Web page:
The ASA Annual Meeting is the largest gathering of Africanist scholars in the world. With an attendance of about 2,000 scholars and professionals, the conference offers the following:
• More than 300 panels and roundtables
• Plenary events featuring keynote speakers
• Awards ceremony and dance party
• Institutional and organizational receptions and meetings
• An international exhibit hall
• Screenings of award-winning movies from Africa, and/or by African producers
2015 Theme Statement
The apparatus of African statecraft was assembled in haste. The entirety of Uganda’s legal code had to be pushed through the National Assembly in the space of the six weeks leading up to independence on October 1962. Prime Minister Milton Obote was tinkering with the wording of the national anthem up to the deadline set by the printers of the program for the independence celebrations. The Gold Coast politician Kwame Nkrumah was imprisoned by the colonial administration in 1950. When Nkrumah’s Convention People’s Party won the general election of February 1951, Nkrumah was released from his prison cell and formed a government the following day. Guinea voted for independence on 28 September 1958, and became an independent nation four days later. Departing French administrators stripped government offices of telephones, file cabinets and other accoutrements of bureaucracy, and sternly warned the United States and other powers against granting aid to the new country.
Once ex-colonies were baptized in the waters of independence, all of the contingencies were washed away. African states immediately set about building the nation. Here universities played a critically important role. Federated structures of university governance were dispensed with, and national universities were constituted in their place. The curriculum was overhauled, and new courses on African literature, African history, African philosophy, and African religion were launched. It was at this time that the infrastructure for academic research in African Studies was constituted. The accumulated paperwork of colonial governments was organized, catalogued and repurposed, and the National Archives of Senegal, Nigeria, Tanzania, Kenya and other places were opened in the 1960s. Likewise the archaeological and ethnological exhibitions assembled in colonial times were reorganized and relabeled: thus the Coryndon Museum became the National Museum of Kenya; the King George V Memorial Museum became the National Museum of Tanzania; the Nyasaland Museum became the Museum of Malawi; and the antiquities collection in Jos became the National Museum of Nigeria. New book series were launched, and new literary canons were defined. The Library of Congress accordingly opened up new classifications: DT for African history; BL 2400 for African religion; JQ 1870 for African politics; PL 8000 for African literature.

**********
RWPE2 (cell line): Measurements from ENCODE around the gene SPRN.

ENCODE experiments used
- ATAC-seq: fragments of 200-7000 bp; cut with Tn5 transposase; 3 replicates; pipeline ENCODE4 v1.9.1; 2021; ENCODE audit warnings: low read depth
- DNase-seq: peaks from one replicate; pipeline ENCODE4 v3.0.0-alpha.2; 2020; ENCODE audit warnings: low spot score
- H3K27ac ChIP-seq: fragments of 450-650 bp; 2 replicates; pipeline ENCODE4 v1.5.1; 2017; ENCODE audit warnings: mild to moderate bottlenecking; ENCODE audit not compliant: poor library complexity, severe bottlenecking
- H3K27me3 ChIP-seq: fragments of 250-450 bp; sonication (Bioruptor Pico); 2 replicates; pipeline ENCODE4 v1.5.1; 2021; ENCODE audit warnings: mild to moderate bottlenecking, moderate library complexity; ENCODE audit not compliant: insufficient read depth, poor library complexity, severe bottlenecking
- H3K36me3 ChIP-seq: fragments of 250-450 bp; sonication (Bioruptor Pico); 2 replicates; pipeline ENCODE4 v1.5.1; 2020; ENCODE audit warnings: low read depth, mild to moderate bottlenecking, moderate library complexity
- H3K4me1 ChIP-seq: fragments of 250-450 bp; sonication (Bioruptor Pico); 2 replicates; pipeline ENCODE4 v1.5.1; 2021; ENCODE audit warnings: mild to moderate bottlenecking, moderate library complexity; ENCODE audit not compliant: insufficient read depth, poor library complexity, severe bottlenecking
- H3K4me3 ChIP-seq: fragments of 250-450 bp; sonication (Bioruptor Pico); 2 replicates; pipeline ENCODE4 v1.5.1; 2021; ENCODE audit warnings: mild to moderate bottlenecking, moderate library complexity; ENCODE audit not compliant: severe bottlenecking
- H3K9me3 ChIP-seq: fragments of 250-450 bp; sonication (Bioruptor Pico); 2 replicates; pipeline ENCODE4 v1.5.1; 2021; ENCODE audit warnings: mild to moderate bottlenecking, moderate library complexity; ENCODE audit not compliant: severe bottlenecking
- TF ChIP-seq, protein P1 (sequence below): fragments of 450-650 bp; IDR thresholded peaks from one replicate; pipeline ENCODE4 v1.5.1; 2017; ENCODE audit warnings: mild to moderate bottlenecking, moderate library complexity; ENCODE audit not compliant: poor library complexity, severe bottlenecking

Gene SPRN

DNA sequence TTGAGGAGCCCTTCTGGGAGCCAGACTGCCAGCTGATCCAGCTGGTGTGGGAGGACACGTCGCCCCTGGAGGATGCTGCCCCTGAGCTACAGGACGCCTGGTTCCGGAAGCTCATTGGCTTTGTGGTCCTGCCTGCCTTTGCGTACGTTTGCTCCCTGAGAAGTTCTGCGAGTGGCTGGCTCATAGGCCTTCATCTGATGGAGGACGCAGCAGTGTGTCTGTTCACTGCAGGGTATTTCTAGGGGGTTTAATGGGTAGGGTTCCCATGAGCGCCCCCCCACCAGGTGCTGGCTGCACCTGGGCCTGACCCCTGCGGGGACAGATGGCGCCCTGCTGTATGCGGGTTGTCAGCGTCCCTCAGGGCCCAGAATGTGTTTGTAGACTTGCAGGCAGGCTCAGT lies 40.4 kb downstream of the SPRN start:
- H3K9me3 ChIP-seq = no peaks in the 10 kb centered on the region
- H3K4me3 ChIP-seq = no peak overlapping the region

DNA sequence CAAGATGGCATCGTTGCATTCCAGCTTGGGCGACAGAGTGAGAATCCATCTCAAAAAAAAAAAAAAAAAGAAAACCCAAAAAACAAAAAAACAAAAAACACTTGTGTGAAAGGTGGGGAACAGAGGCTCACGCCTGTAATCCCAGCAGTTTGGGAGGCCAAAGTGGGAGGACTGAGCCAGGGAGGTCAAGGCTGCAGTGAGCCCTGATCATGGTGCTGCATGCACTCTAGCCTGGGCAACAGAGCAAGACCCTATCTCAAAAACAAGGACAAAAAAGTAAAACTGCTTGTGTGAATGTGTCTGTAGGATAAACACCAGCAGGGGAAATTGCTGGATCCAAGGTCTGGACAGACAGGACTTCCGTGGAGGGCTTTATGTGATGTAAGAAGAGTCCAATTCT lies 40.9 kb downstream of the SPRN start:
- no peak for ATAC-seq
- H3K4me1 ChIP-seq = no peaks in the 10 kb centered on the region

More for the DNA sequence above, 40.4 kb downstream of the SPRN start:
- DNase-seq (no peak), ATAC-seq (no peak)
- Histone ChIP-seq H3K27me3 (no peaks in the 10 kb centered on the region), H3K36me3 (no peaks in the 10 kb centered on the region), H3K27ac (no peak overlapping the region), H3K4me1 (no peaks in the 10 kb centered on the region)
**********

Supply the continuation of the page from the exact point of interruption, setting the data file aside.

Today the nation no longer has the same grip on scholars’ research agendas. But even if nation-building is no longer our métier, it seems that scholars cannot do without the state. It is the state and its institutions that generate our data. The temporal and geographic coordinates of the state are hard-coded into our research methods. Scholars of health science, economics, and political science rely on the statistics and reports that government bureaucracies generate in order to assemble the numbers on which the quantitative method relies. Historians rely on the state’s archives for their source material, and the state’s temporal categories organize historians’ professional specialties (university posts in African history are conventionally defined as pertaining to “pre-colonial,” “colonial,” or “post-colonial” Africa). In development studies, public health, and environmental studies scholars pursue research agendas that are driven by the requirements of policy-making, and there is a substantial overlap between consultancy work and academic scholarship. The study of African literature, art, religion and philosophy are not so immediately bonded to the protocols of statecraft. It has been difficult therefore for the humanities to find a voice with which to speak in public life. In many African universities the humanities are in grave danger, scorned by politicians and bereft of funding.
It is time to look at what is foreclosed in the tight embrace between the sovereign state and the university. We need a scholarship of idiosyncrasy, anachronism, and the out-of-place. We need histories that explore the paths not taken, utopias, and visions of community foreclosed by national independence. We need a political science that takes seriously the arenas of life—borderlands, informalities, refugees and migrant populations—that do not generate numbers. We need an economics that reaches outside government data sets and explores the generation of value as a subject of research. We need new ways of thinking about archives management, museology and other infrastructures of cultural preservation. We need a scholarship of development and public health that is not beholden to the encompassing demands of consultancy work. We need a humanities that re-engages the African state.
2015 Program Chairs:
Dismas A. Masolo, University of Louisville
Derek R. Peterson, University of Michigan